October 25th, 2013 (AFP & InsideCostaRica.com) – Despite the high level of human development in Costa Rica, exclusion and discrimination are rampant in the country, where nearly half of people say they have felt discriminated against at some point, according to a report published by the United Nations yesterday.
The National Human Development Report 2013, entitled “Learning to live together: Coexistence and Human Development in Costa Rica,” said that Costa Rica is ranked 62 in terms of human development among 187 countries.
The country also has the highest life expectancy in Latin America and the Caribbean (79.4 years) and overall life satisfaction is high (7.3 on a scale of 0-10), very close to Denmark which is the number one in the world at 7.8.
However, the study stresses that the country has major challenges to overcome in areas such as various forms of discrimination, corruption, insecurity and unemployment.
The report details that 26% of Costa Ricans said they have felt discriminated against because of age, 16% by religion, 14% because of their gender, 7% for a disability, 6% by the color of their skin and 5% based on their ethnicity.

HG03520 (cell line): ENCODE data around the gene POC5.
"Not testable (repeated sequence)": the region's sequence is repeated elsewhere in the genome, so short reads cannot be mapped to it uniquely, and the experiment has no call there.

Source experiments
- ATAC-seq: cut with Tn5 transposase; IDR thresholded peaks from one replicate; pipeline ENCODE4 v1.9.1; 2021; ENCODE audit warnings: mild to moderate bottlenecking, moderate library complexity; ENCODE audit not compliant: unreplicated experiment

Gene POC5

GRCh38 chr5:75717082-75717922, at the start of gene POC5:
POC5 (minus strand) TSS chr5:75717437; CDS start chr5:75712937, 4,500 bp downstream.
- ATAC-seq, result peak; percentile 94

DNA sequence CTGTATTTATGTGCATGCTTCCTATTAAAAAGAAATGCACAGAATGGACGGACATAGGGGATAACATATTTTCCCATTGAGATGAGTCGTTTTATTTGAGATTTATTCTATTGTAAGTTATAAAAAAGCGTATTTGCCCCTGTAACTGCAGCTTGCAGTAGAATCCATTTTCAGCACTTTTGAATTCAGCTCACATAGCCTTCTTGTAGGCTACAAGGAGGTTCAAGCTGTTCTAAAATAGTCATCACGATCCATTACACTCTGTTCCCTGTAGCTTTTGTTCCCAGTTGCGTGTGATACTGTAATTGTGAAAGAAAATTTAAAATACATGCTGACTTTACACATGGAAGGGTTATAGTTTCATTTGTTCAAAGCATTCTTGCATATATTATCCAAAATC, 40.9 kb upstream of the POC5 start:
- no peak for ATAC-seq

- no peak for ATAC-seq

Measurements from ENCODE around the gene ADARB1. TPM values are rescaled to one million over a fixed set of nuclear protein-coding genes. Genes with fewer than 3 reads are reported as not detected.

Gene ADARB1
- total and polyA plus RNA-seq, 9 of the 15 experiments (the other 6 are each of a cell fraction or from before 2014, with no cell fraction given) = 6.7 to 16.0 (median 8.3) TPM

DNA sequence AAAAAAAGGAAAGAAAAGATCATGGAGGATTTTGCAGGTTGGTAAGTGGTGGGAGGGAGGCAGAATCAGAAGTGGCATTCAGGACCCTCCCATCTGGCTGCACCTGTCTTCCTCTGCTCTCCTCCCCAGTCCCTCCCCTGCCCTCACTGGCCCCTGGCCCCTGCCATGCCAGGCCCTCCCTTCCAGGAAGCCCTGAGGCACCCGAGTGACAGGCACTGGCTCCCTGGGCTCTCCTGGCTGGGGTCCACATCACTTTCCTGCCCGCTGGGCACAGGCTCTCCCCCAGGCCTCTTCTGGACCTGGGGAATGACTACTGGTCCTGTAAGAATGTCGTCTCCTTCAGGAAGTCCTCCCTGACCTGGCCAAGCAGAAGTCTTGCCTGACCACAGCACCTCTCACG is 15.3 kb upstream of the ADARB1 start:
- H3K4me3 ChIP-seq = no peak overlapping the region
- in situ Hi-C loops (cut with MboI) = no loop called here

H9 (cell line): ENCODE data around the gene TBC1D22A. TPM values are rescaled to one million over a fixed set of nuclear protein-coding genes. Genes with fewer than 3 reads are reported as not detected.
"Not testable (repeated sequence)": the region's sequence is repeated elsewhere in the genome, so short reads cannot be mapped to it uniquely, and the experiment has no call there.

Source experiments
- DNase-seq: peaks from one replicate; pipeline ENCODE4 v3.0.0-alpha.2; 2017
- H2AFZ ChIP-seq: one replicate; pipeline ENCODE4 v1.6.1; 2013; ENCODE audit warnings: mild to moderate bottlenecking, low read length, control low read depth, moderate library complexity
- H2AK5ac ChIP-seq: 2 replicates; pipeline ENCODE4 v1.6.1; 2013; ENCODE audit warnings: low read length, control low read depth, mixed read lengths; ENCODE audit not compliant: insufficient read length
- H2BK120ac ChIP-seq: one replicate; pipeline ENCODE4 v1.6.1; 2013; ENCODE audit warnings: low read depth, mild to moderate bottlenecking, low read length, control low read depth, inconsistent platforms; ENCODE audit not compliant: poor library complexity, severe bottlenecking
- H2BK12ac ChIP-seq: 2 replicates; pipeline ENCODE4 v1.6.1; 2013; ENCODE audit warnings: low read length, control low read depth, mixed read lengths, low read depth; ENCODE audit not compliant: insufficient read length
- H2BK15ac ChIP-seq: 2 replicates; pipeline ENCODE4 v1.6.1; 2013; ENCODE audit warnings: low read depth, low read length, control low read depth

As for the perception of the country’s problems, citizens state that corruption is seen as their top concern (20%), followed by insecurity (18%) and unemployment (15%).
Moreover, despite being a mature democracy, the report called attention to the low participation of Costa Ricans in politics and various civil society bodies.
“Costa Rica is a kind of delegate democracy. A paradox. On the one hand, people do not want to participate, but on the other hand, they expect much of the state,” Gabriela Mata, one of the researchers of the report, said.
According to the study, only 13.9% of Costa Ricans are involved in community associations, 5.7% are involved in professional associations, and just 2.3% actively participate in a political party.
The report is based on 2012 figures compiled by the Latin American Public Opinion Project, which were interpreted and analyzed for the report along with other sources such as surveys and focus groups.